The Coming Hunt
In a few days, I will pack my new PSE compound bow, my camo, and loads of deet and head to northeast Texas for my first guided hunt in celebration of my brother-in-law’s 40th birthday. The expected conditions at the The Wildcat Creek Hunting Resort, the mid 70s and 80s, sunny. The 1200K acres contain scrub, brush, forest and an 20-acre lake. There’s a 3D archery range, TRAP and a 1000 acres of quail. I’m going armed with a hunter safety certificate, a bowhunting safety certificate, a basic course in deer hunting from Jackson Landers, and a headful of dreams. I’ve only hunted once before, and it was, uneventful, but rewarding in its own way, good practice at being quiet. I’ve spent the last year studying food, how it makes its way to my plate and the ethics of it all. I’ve been reading and studying hunters, both sportsmen and men and women who are just feeding their families. I’ve resolved to become a hunter. According to Torvar Cerulli, I am suffering from or perhaps blessed by a condition called “Adult-Onset Hunting.” I guess it was just a natural step to take from fly fishing, where hunt and stalk sight-fishing is my just about my favorite activity in the world, to hunting larger prey for food.
Like other AOHers (that’s right I’m far from alone), I’ve experienced a variety of reactions from friends and family toward my desire to hunt, but the majority have been quite positive. I think we are living in a more enlightened age, where due to the increase in voices about the sourcing of our food, the protection of our environment, and the explosion of media, most are aware that hunting can be a very ethical, sustainable way to eat. Sure there are plenty of stereotypes, but consider this, its only been a handful of generations since the majority of our food became processed. Though early hunting turned into unreasonable farming of animals which lead to the decimation and extinction of certain animals, today, Americans are relearning how to live in balance with their environment. Its not perfect, not by a longshot, but I see myself as choosing to be on the vanguard here–to believing in this enough to take action.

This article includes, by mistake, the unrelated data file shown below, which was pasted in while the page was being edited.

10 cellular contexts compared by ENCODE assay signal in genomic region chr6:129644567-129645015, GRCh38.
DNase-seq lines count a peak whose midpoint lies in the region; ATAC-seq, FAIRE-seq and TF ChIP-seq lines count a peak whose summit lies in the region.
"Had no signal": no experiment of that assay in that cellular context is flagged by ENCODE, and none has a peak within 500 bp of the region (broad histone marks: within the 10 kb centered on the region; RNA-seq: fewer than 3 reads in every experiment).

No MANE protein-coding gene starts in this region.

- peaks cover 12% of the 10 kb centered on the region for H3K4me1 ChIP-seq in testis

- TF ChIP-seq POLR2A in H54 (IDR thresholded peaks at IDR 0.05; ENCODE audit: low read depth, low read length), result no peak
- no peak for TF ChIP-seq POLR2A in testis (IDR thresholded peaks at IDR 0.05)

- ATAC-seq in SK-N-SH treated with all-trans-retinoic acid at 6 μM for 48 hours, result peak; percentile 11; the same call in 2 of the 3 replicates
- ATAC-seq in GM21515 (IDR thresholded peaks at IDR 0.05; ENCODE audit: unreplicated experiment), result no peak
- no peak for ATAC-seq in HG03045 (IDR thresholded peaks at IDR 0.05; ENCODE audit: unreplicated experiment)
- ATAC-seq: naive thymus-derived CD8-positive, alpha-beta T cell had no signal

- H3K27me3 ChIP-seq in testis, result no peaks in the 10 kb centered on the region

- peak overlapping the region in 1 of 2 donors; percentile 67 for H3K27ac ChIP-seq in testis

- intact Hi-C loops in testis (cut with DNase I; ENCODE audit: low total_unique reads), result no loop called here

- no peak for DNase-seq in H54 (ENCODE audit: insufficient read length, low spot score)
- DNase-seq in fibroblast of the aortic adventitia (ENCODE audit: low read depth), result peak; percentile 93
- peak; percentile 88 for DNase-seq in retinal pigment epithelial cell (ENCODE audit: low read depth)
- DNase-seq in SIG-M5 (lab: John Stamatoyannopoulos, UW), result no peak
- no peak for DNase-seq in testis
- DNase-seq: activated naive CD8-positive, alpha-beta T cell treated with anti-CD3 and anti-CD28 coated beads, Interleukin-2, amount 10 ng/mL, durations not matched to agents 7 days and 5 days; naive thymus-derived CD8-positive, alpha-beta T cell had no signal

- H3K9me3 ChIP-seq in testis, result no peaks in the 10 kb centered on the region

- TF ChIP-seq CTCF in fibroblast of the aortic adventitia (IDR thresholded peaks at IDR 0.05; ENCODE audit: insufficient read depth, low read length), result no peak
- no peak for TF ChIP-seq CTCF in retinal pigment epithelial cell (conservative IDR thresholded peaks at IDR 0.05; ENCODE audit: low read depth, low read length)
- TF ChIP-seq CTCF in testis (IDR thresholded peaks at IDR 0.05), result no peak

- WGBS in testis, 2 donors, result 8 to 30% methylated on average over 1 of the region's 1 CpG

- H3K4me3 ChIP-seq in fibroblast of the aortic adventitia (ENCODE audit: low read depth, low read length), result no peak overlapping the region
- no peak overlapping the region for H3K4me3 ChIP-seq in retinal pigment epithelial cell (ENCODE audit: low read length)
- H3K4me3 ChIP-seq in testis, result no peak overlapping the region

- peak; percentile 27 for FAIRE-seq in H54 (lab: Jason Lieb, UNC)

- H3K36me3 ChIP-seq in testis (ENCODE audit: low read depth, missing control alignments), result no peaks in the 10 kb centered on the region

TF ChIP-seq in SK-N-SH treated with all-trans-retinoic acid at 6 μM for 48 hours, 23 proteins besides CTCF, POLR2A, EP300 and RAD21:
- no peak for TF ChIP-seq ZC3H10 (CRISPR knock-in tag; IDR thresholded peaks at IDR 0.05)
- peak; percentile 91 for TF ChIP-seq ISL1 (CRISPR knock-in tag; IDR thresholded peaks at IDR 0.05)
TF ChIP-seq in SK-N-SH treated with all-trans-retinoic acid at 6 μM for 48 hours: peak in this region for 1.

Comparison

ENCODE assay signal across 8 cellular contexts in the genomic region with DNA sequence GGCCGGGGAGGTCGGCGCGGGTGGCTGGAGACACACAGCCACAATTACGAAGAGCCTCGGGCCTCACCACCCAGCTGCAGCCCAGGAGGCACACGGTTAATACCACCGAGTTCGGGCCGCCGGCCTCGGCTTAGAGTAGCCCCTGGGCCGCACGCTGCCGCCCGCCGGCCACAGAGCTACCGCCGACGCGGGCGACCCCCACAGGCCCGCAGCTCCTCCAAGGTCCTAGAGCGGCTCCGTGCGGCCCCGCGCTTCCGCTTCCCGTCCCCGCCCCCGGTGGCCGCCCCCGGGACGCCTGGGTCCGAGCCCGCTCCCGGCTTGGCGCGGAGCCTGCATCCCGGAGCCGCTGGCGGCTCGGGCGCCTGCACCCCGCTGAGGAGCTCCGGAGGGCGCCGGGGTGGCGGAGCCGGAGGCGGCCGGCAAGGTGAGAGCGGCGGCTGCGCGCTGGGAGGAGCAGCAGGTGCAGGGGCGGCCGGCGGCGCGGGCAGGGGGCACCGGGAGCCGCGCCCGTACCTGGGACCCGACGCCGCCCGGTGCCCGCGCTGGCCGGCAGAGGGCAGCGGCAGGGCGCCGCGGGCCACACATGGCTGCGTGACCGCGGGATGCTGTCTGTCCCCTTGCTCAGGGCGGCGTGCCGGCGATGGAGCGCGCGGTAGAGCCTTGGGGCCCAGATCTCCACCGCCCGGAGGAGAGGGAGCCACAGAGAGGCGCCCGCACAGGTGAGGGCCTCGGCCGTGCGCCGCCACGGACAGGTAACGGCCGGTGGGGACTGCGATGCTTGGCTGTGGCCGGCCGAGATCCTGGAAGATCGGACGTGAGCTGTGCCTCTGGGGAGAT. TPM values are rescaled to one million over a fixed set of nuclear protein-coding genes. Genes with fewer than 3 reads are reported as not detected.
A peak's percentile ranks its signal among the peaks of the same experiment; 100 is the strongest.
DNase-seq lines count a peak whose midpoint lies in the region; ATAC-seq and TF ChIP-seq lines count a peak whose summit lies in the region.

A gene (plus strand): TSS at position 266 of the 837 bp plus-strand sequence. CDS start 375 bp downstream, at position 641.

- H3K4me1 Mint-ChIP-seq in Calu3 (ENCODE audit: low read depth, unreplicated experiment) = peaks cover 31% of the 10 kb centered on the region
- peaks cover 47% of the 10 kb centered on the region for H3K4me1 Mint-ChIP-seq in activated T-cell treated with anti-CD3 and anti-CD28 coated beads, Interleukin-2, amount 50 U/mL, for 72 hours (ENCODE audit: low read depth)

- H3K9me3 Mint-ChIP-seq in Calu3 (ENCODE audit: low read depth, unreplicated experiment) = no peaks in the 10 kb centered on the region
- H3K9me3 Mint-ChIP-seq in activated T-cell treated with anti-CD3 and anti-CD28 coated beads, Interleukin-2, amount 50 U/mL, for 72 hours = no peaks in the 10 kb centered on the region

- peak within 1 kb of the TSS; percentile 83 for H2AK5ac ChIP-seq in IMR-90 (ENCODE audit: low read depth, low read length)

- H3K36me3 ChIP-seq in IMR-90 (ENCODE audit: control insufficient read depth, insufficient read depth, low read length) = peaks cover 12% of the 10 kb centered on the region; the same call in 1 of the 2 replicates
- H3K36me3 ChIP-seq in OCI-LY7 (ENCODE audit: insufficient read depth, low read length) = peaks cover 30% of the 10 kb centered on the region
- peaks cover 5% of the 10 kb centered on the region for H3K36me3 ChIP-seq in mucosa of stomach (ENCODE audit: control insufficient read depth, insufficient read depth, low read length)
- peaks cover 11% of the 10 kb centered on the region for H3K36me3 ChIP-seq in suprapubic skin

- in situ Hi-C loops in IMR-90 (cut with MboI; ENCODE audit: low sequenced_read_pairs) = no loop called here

I’ve field dressed a deer, but will I be able to look into the eyes of my prey and take it’s life? Catch and release fishing this is not. I want to fill my larder with organic meat that I have hunted on my own, but am I just being plonky–you know–a privileged city-dweller with sustainable eating tendencies who reads to many food blogs? I want to hunt ethically, but how ethical is it to travel hundreds of miles to shoot a hog, admittedly a pest, a very delicious pest, when there are wild hogs invading NY state? (The short answer to that one is that I’ll be hunting hogs in NY this year of course).
I’ve caught and killed and consumed fish my whole life, but never a mammal. Fish are alien, they’re not cute, and we’re not related–at least not closely. Hogs aren’t cute either, but they’re smarter than my cat, and that’s strange. I’m excited, nervous, anxious, and I feel worried–am I good enough? I know a couple of things. One, I’m going to learn, to ask lots of questions, to be guided, to practice. I know I won’t take a shot unless I’m sure I can kill the animal. I know I want to experience everything, to field dress my animal if the lodge will let me. I know I want to be a hunter, yes for the sport, but also for the meat, and the connection that hunting will bring in facing the life and death of the food I love to consume. I know that I am already thankful for the opportunity despite not yet having taken a single animal.